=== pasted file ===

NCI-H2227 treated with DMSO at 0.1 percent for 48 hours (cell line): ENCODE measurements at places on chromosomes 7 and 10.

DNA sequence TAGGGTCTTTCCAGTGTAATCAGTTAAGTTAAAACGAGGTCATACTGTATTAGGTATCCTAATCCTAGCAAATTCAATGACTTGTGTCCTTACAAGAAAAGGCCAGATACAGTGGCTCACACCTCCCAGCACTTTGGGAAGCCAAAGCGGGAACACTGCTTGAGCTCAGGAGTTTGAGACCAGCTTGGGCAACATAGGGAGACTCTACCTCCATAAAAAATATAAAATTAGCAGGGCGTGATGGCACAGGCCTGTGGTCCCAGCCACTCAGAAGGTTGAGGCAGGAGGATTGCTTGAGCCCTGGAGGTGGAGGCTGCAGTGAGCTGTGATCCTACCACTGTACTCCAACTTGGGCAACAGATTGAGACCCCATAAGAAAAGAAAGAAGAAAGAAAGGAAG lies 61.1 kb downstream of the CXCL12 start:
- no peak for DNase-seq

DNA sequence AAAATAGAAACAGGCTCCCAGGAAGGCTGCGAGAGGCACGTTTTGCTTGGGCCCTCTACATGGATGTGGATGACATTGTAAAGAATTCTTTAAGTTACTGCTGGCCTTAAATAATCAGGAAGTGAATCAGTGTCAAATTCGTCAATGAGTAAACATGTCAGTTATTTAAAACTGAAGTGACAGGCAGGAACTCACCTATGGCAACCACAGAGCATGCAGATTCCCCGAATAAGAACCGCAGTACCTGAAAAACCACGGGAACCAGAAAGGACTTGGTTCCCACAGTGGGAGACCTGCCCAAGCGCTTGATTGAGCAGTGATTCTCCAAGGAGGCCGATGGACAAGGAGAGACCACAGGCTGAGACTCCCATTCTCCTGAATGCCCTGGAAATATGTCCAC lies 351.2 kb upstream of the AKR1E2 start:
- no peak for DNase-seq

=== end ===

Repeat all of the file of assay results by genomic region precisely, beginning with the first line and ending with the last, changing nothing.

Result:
NCI-H2227 treated with DMSO at 0.1 percent for 48 hours (cell line): ENCODE measurements at places on chromosomes 7 and 10.

DNA sequence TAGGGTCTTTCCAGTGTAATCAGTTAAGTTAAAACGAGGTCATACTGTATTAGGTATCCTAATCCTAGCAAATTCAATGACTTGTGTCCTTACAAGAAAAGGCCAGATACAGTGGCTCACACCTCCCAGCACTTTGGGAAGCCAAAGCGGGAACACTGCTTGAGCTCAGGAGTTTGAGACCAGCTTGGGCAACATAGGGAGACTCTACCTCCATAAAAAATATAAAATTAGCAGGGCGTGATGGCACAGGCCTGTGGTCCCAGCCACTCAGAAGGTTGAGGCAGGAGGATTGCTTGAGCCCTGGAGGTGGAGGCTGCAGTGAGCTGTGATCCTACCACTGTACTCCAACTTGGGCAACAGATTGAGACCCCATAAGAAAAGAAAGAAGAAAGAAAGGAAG lies 61.1 kb downstream of the CXCL12 start:
- no peak for DNase-seq

DNA sequence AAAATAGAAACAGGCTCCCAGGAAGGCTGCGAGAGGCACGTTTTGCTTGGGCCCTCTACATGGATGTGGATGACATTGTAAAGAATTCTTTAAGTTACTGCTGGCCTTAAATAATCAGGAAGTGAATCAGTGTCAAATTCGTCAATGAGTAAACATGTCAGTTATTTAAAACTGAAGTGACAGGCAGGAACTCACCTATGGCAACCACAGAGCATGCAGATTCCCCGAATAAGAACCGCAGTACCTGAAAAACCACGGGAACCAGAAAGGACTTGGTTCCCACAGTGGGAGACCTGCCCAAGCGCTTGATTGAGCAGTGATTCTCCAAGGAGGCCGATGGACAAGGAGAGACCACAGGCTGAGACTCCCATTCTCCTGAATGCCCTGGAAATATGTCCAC lies 351.2 kb upstream of the AKR1E2 start:
- no peak for DNase-seq